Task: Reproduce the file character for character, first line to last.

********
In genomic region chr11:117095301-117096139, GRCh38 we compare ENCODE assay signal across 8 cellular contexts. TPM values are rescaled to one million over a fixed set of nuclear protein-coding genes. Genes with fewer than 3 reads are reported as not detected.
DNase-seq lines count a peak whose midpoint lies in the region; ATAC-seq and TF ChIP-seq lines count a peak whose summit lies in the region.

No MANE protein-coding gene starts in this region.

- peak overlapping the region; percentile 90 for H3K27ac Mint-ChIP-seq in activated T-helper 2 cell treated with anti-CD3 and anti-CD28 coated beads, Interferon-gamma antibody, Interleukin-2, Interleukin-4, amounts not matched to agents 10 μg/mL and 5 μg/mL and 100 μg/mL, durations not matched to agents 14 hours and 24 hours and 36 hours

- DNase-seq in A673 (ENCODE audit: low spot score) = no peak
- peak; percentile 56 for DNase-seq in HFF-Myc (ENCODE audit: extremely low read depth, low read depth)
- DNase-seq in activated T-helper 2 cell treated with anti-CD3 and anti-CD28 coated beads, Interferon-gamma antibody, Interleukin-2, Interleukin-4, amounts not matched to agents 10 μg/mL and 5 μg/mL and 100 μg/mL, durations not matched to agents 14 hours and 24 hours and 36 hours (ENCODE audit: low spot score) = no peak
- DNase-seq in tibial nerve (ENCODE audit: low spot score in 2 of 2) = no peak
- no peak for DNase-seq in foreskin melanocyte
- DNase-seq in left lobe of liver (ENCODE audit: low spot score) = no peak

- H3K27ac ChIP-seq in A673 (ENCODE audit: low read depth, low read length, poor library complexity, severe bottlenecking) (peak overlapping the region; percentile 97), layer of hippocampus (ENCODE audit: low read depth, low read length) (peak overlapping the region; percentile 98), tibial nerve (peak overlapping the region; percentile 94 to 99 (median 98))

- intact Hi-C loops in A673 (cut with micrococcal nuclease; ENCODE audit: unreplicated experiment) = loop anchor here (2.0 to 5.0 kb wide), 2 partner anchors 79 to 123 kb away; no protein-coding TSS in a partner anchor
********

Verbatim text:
In genomic region chr11:117095301-117096139, GRCh38 we compare ENCODE assay signal across 8 cellular contexts. TPM values are rescaled to one million over a fixed set of nuclear protein-coding genes. Genes with fewer than 3 reads are reported as not detected.
DNase-seq lines count a peak whose midpoint lies in the region; ATAC-seq and TF ChIP-seq lines count a peak whose summit lies in the region.

No MANE protein-coding gene starts in this region.

- peak overlapping the region; percentile 90 for H3K27ac Mint-ChIP-seq in activated T-helper 2 cell treated with anti-CD3 and anti-CD28 coated beads, Interferon-gamma antibody, Interleukin-2, Interleukin-4, amounts not matched to agents 10 μg/mL and 5 μg/mL and 100 μg/mL, durations not matched to agents 14 hours and 24 hours and 36 hours

- DNase-seq in A673 (ENCODE audit: low spot score) = no peak
- peak; percentile 56 for DNase-seq in HFF-Myc (ENCODE audit: extremely low read depth, low read depth)
- DNase-seq in activated T-helper 2 cell treated with anti-CD3 and anti-CD28 coated beads, Interferon-gamma antibody, Interleukin-2, Interleukin-4, amounts not matched to agents 10 μg/mL and 5 μg/mL and 100 μg/mL, durations not matched to agents 14 hours and 24 hours and 36 hours (ENCODE audit: low spot score) = no peak
- DNase-seq in tibial nerve (ENCODE audit: low spot score in 2 of 2) = no peak
- no peak for DNase-seq in foreskin melanocyte
- DNase-seq in left lobe of liver (ENCODE audit: low spot score) = no peak

- H3K27ac ChIP-seq in A673 (ENCODE audit: low read depth, low read length, poor library complexity, severe bottlenecking) (peak overlapping the region; percentile 97), layer of hippocampus (ENCODE audit: low read depth, low read length) (peak overlapping the region; percentile 98), tibial nerve (peak overlapping the region; percentile 94 to 99 (median 98))

- intact Hi-C loops in A673 (cut with micrococcal nuclease; ENCODE audit: unreplicated experiment) = loop anchor here (2.0 to 5.0 kb wide), 2 partner anchors 79 to 123 kb away; no protein-coding TSS in a partner anchor